Season 2, Episode 1
Air Date: Monday, September 22, 2014, 10/9c on NBC
“You didn’t actually find me. I found you.” – Reddington
“Lord Baltimore” starts off season two with a bang as Raymond “Red” Reddington (James Spader) awakens in the back of a jeep racing through the jungles of Douala, Cameroon. The local militia is chasing the jeep and gunfire is exchanged between the vehicles’ occupants. For Reddington, it’s just another day at the office. For fans, it marks the return of The Blacklist.
Some might use the phrase ‘chewing the scenery’ to describe Spader’s performance as Reddington. Franky, I love scenes like the opening one as Reddington uses three incoming hellfire missiles as motivation during his negotiations with a Cameroon warlord. Spader seems to be having a blast in the role, and his excitement makes The Blacklist even more enjoyable.
With last season’s attacks on the FBI, Special Agent Elizabeth Keen (Megan Boone) is laying low, moving from hotel to hotel. Complicating matters is the disappearance of her spy husband Tom (Ryan Eggold), who vanished during last season’s finale. Who took Tom’s body; better yet, is he still alive?
While a majority of The Blacklist’s freshman season dealt with Elizabeth trying to figure out who the people in her life really were, it doesn’t surprise me then that this season seems to be more about Elizabeth rediscovering who she is. There’s a nice scene in “Lord Baltimore” when she learns her marriage to Tom has been annulled. Later, when asked why she keeps his last name despite the annulment, she replies, “My husband was an impostor, a fake. Keen was never his name.” While not important to the story, it’s a great way for the writers to show a strong and confident Elizabeth as she moves ahead in her life. Tom Keen may have been an alias but to her, Elizabeth Keen is not only her name, it’s who she is, and she’s not going to let Tom take that away from her.
Other than Edward Norton’s performance in the 1996 thriller Primal Fear, I’ve never been a fan of using dissociative identity disorder as a plot twist. For me, it falls in the same category as a dream sequence when a scene, usually meant to shock the audience, suddenly shows the character waking up. I think both plot devices are used to give the writers an easy out to tease something a character would never really do.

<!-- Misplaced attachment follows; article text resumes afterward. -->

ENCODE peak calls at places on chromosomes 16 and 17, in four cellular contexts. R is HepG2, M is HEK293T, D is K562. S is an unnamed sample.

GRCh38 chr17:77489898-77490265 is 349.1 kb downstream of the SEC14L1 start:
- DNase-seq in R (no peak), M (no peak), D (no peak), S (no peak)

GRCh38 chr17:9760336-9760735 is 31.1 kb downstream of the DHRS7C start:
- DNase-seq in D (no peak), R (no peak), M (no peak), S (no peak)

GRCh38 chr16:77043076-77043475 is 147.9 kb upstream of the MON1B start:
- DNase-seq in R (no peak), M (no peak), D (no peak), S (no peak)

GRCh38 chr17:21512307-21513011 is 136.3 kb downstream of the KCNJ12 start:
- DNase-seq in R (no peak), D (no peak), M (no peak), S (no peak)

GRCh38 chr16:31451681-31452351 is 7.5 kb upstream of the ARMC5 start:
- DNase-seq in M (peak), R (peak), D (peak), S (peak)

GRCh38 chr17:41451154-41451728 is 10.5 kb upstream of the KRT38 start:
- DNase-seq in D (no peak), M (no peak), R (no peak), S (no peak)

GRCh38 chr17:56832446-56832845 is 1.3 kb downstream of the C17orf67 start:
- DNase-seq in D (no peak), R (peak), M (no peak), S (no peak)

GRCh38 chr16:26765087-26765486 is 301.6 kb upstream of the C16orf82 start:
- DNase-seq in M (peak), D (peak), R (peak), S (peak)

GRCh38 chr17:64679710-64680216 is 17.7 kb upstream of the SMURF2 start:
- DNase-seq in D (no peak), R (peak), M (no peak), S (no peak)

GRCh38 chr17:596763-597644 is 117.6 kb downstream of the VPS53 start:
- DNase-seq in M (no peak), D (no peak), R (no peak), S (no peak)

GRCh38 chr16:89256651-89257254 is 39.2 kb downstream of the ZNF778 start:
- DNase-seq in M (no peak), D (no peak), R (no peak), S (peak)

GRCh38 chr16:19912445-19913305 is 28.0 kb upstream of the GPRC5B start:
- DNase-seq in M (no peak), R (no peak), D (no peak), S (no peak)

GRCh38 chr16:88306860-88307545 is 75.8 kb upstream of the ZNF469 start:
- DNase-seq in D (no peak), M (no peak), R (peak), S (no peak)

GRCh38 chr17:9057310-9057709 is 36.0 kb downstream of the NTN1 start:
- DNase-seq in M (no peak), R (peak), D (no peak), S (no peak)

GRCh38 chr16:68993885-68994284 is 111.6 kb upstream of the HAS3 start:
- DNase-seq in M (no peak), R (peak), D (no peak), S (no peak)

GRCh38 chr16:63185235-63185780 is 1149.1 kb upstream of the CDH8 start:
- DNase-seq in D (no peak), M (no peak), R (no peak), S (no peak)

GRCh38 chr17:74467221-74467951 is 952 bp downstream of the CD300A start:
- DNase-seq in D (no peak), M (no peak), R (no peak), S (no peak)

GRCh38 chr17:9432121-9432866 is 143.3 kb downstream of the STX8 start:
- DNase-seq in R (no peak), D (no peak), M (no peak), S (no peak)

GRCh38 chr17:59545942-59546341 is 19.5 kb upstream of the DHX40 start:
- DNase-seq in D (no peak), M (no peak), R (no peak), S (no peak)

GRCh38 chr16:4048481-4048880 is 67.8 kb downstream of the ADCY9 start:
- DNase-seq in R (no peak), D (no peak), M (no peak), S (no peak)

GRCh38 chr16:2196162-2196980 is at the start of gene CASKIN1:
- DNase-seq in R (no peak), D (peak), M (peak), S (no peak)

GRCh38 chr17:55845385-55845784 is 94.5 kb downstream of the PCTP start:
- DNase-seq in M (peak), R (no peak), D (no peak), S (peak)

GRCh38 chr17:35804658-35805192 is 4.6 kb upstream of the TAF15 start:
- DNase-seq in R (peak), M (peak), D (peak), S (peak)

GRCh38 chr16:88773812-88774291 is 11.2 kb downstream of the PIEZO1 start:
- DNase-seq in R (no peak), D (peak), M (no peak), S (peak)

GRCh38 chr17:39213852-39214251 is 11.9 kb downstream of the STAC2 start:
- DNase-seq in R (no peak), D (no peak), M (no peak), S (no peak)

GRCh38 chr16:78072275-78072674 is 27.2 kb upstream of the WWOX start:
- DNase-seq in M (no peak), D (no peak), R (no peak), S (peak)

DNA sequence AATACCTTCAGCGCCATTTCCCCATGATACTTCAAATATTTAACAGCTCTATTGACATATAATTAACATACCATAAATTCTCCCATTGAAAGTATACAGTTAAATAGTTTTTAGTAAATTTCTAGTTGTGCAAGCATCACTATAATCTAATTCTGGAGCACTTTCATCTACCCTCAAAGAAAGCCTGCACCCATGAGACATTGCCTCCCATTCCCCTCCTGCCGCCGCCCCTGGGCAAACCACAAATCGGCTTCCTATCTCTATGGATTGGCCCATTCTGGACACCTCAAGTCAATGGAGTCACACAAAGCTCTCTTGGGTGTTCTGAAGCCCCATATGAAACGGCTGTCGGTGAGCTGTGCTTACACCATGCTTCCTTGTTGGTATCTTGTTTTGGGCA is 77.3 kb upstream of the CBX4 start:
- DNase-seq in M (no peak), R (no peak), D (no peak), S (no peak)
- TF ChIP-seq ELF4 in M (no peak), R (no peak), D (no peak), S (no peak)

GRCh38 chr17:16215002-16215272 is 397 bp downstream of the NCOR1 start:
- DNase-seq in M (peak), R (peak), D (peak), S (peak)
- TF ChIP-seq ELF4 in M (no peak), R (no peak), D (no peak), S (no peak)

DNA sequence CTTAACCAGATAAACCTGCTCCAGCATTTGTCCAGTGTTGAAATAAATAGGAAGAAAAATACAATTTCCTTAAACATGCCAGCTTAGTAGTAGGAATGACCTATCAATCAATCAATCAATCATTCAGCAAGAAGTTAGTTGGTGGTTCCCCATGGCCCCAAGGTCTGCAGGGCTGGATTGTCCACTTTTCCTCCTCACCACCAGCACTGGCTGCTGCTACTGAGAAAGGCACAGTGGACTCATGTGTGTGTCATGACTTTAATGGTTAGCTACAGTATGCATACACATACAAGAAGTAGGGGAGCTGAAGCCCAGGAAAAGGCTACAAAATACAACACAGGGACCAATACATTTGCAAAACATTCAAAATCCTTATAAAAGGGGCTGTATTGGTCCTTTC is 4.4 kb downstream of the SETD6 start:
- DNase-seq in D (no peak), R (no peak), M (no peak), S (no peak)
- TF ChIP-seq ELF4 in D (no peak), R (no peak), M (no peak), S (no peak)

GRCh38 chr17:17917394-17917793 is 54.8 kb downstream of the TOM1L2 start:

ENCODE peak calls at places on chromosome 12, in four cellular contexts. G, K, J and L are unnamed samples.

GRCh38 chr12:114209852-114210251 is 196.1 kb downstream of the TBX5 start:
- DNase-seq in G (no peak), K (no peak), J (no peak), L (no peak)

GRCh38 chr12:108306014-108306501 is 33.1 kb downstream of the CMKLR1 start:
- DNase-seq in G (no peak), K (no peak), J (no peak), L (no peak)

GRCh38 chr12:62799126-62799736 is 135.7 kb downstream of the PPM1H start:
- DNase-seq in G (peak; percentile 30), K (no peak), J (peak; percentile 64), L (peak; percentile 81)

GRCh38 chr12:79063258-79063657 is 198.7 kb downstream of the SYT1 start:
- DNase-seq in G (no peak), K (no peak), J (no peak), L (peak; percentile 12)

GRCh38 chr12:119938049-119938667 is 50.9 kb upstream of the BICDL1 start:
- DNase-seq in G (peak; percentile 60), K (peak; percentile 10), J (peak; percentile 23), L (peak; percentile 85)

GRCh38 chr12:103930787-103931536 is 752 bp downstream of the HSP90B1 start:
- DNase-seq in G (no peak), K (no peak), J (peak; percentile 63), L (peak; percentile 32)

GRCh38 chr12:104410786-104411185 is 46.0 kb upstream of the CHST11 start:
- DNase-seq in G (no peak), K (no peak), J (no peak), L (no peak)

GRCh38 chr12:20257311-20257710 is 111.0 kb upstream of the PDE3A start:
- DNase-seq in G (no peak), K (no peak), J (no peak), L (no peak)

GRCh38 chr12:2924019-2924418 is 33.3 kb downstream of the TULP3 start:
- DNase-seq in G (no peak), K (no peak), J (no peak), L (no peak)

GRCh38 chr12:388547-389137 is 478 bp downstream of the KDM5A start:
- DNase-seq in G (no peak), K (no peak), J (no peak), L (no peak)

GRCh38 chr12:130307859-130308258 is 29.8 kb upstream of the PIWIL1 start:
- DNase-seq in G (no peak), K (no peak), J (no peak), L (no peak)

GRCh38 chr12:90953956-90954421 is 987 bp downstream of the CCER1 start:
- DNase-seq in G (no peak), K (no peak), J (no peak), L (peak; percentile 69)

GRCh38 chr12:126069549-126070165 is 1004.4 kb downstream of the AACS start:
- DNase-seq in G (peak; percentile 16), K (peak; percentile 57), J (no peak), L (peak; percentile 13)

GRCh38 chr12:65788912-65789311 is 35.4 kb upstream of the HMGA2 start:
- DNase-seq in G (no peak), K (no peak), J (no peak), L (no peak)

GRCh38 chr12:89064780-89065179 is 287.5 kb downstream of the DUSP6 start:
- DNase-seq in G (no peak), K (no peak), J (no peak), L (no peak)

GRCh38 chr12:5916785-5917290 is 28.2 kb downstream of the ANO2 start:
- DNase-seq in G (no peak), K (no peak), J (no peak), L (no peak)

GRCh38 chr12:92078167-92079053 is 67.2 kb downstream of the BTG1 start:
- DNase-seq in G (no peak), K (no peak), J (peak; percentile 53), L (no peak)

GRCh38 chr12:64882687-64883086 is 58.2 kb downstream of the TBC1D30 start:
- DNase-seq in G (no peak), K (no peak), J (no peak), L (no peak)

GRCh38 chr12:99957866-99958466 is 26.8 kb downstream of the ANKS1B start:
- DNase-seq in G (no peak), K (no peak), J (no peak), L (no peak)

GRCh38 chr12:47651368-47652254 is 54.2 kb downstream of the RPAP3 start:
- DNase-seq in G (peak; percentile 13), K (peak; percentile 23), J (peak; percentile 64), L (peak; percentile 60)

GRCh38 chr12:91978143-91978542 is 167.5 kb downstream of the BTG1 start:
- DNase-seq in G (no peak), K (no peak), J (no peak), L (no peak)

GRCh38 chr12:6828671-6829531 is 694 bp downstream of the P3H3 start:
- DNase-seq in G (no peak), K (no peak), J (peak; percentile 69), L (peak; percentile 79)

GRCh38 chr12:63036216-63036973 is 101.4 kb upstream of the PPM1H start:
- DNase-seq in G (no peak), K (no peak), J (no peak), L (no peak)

That said, the whole Nora/Rowan/Lord Baltimore (Kristen Ritter) ordeal gets too distracting for my taste. Rowan is a cyber engineer whose alternate personality is her dead sister Nora. Rowan also masquerades as the hitman, or, in this case, hitwoman, Lord Baltimore; this is confusing not only for the audience, but even the agents investigating the case. That is, until the big personality split is revealed but even those scenes leave me bewildered. With so much going on in the scenes involving Rowan, it would have been nice had the scenes made more sense or been omitted altogether.
It seems like whenever a show needs a whack job bad guy with a propensity for cutting off people’s fingers, they call Peter Stormare, who, in this instance, plays Reddington’s notorious nemesis Berlin. While Stormare has had countless roles in movies and on television playing the villain, he will always be John Abruzzi from Prison Break to me. Regardless of which character Stormare is portraying, his performance always seems to take the intensity of a show up a notch. Such is the case with “Lord Baltimore.” Stormare’s IMDB page says it best, ‘Often plays extremely quiet, intense and dangerous men with an extreme capacity for violence.’
As a fan of the now-cancelled Showtime series, Weeds, I am thrilled to see Mary Louise Parker show up on The Blacklist as none other than Reddington’s wife Naomi. Her scenes are brief so we don’t get a chance to see that usual Parker charm. Hopefully, we’ll have a chance to see more of her this season and not just in pieces. What do you think? Will Red and Naomi be reunited?
My biggest complaint with “Lord Baltimore” is too much is stuffed into the episode. While the gunfights and new villains are great, some story lines get buried by the scenes around them. One example is the introduction of Tamar Katzman (Mozhan Marno), a Mossad agent who briefly captures Reddington only to be forced to let him go. Watching that scene leads you to believe there is more between the two but the scene is never given a chance to develop. I expect as the season progresses, we’ll learn more about Reddington and Tamar’s connection to each other.
“Lord Baltimore” is a jam-packed episode that is enjoyable to watch. Maybe even a little too packed. I would have enjoyed seeing less subplots with minor characters and more with Reddington and Elizabeth as they hunt for Berlin and try to save Naomi. Thankfully, we have the whole season ahead of us.
Tweet me @Staffaroadtrip or leave a comment below to let me know what you think about “Lord Baltimore.”
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All photos © 2014 NBC Universal, Inc. All Rights Reserved.
© 2014, Greg Staffa. All rights reserved.
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